February 7, 2007

U.N. Advisor Reflects On Int'l Politics

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“Even in 6 degrees, it’s wonderful!” exclaimed Gillian Sorensen, former United Nations assistant secretary-general and senior advisor at the United Nations Foundation in her first visit to Ithaca yesterday.

In her speech, “Issues for the New United Nations Secretary-General: An American Perspective,” Sorensen outlined the future U.N. plans, while chastising the U.S. for its dissidence toward the U.N. and for causing international harm because of the Iraq War.

Speaking from both an American and an international perspective, Sorensen discussed the recent election of Ban Ki-Moon, the U.N.’s new secretary-general. She also highlighted several of the U.N.’s current initiatives such as the eight Millennium Development Goals, which include eradicating extreme poverty, fighting gender inequality and supplying clean drinking water to impoverished nations.

“Two billion people live in the most extreme poverty,” she said. “We have the resources; the question is, ‘Do we have the political will?’”

Sorensen said that, in order for the U.N. to achieve its Millennium Goals, the U.S. needs to pay its U.N. dues in full and the press needs to “stop its habitual bashing of the U.N.”

However, she did admit to the lack of transparency in management at the U.N., responding that the organization is currently in the process of reforming these practices.

“Despite its flaws and weaknesses, I believe the U.N. has enormous strength and potential,” she said. “It’s an exciting time of change … We have a new ambassador from the U.S. and a new Secretary-General, Ban Ki-Moon.”

Sorensen said that there has been some reluctance to embrace these new changes because, “The U.S. has been pushing them the hardest and countries are worried that the changes only suit the big powers.”

She explained that many nations are hesitant to work with the U.S. because of the unilateral actions undertaken by the Bush administration.

“[Former U.N. Ambassador] John Bolton moved with an aggressive and commanding approach, which is not the way to win international friends. He almost derailed the process,” she said.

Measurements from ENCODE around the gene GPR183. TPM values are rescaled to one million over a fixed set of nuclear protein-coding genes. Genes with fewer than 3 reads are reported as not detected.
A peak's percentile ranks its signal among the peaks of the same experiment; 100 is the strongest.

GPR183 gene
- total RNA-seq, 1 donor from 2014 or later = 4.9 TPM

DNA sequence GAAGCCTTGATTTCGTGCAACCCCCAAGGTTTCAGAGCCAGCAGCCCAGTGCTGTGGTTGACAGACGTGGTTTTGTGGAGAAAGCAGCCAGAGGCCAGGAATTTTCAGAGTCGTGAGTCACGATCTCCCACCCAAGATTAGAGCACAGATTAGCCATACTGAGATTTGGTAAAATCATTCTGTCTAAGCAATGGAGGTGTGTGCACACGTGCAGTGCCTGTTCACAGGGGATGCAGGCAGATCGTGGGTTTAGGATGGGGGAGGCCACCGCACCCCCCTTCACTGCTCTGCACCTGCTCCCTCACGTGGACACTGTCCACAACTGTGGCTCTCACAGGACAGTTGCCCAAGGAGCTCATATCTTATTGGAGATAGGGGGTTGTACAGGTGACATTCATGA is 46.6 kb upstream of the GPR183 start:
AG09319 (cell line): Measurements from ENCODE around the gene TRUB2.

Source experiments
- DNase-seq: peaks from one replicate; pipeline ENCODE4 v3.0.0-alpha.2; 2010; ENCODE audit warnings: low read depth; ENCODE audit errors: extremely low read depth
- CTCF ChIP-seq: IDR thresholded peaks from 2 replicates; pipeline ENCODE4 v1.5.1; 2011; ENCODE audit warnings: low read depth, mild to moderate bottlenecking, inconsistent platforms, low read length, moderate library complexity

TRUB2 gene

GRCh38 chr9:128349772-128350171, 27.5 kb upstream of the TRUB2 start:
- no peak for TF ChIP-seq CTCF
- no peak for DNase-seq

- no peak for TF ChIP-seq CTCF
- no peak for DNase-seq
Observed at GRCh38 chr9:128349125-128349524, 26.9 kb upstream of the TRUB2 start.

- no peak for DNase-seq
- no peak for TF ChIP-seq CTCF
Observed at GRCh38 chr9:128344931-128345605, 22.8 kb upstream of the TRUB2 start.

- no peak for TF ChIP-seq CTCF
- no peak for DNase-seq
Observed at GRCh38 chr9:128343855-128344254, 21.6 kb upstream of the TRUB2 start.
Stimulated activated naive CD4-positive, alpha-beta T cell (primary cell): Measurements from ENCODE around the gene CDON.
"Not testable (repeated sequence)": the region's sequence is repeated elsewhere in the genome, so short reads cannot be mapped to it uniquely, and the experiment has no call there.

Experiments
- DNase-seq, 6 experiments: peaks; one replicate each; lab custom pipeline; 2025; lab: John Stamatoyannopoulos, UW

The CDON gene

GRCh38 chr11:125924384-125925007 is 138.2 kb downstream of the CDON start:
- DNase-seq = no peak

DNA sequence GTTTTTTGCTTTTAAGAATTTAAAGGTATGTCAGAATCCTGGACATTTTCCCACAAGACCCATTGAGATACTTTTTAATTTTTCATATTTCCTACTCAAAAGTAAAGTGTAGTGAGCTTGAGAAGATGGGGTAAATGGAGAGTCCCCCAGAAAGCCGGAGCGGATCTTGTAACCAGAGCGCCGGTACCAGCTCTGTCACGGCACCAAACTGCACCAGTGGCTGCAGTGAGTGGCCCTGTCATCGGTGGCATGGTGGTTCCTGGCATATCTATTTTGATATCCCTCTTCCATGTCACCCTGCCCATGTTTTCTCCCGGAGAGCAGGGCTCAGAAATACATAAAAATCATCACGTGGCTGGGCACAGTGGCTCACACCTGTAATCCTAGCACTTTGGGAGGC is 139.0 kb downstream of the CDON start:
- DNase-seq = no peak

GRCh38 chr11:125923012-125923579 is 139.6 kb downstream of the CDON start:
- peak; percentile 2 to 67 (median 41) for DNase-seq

Sorensen attributed, in part, the unwillingness of many nations to trust the new changes to the inability of the U.S. to match its words to its deeds.

Speaking on the Iraq War, Sorensen said, “This war is America’s to bear; it is now perceived as a war against Islam … There will be ramifications for decades to come. There’s an incredible rift between the U.S. and the rest of the world, due largely to the Iraq War.”

Although Sorensen expressed her hopes for the future of the relationship between the U.S. and the U.N., some students thought her speech was too vague.

“I think what she’s trying to do is genuine,” said Julie Mao ’08. “But I didn’t hear a lot of policy work the U.N. could do.”

Sorensen’s speech was part of the Foreign Policy Distinguished Speaker Series sponsored by the Mario Einaudi Center for International Studies.

“I think there are really important issues not being discussed enough, one of which is the role of the U.S. in the U.N.,” said Prof. Nicolas Van de Walle, international studies.

Sorensen’s work as senior advisor at the United Nations Foundation is her latest post in a long history of work with the organization.

From 1997 until 2003, Sorensen served the U.N. as the appointed assistant secretary-general for external relations. Prior to her work as assistant secretary-general, Sorensen was the New York City commissioner for the U.N. from 1978 to 1990.

Sorensen urged college students to gain international experience and knowledge by participating in activities that expose them to foreign cultures.

She specifically mentioned the Peace Corps, a program that appeals to many Cornell graduates. Sorensen believes these programs increase global awareness.

“I’m a huge supporter of programs like the Peace Corps,” she said.

She ended her speech with a call to action for Cornell students. “You have to vote, right letters to Congress and keep informed of international issues,” she said.